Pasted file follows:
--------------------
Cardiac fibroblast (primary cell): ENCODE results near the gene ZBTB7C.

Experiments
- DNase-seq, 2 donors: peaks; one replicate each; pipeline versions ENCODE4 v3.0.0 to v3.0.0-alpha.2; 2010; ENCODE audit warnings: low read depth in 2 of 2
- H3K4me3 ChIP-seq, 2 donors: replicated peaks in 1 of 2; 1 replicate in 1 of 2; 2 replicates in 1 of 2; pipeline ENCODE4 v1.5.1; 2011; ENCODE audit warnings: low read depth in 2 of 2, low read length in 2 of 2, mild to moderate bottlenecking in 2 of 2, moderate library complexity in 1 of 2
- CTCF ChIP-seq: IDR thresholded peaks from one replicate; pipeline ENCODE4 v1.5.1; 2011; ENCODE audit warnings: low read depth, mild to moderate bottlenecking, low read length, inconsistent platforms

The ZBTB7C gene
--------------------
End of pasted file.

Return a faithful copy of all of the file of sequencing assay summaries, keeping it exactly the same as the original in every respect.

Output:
Cardiac fibroblast (primary cell): ENCODE results near the gene ZBTB7C.

Experiments
- DNase-seq, 2 donors: peaks; one replicate each; pipeline versions ENCODE4 v3.0.0 to v3.0.0-alpha.2; 2010; ENCODE audit warnings: low read depth in 2 of 2
- H3K4me3 ChIP-seq, 2 donors: replicated peaks in 1 of 2; 1 replicate in 1 of 2; 2 replicates in 1 of 2; pipeline ENCODE4 v1.5.1; 2011; ENCODE audit warnings: low read depth in 2 of 2, low read length in 2 of 2, mild to moderate bottlenecking in 2 of 2, moderate library complexity in 1 of 2
- CTCF ChIP-seq: IDR thresholded peaks from one replicate; pipeline ENCODE4 v1.5.1; 2011; ENCODE audit warnings: low read depth, mild to moderate bottlenecking, low read length, inconsistent platforms

The ZBTB7C gene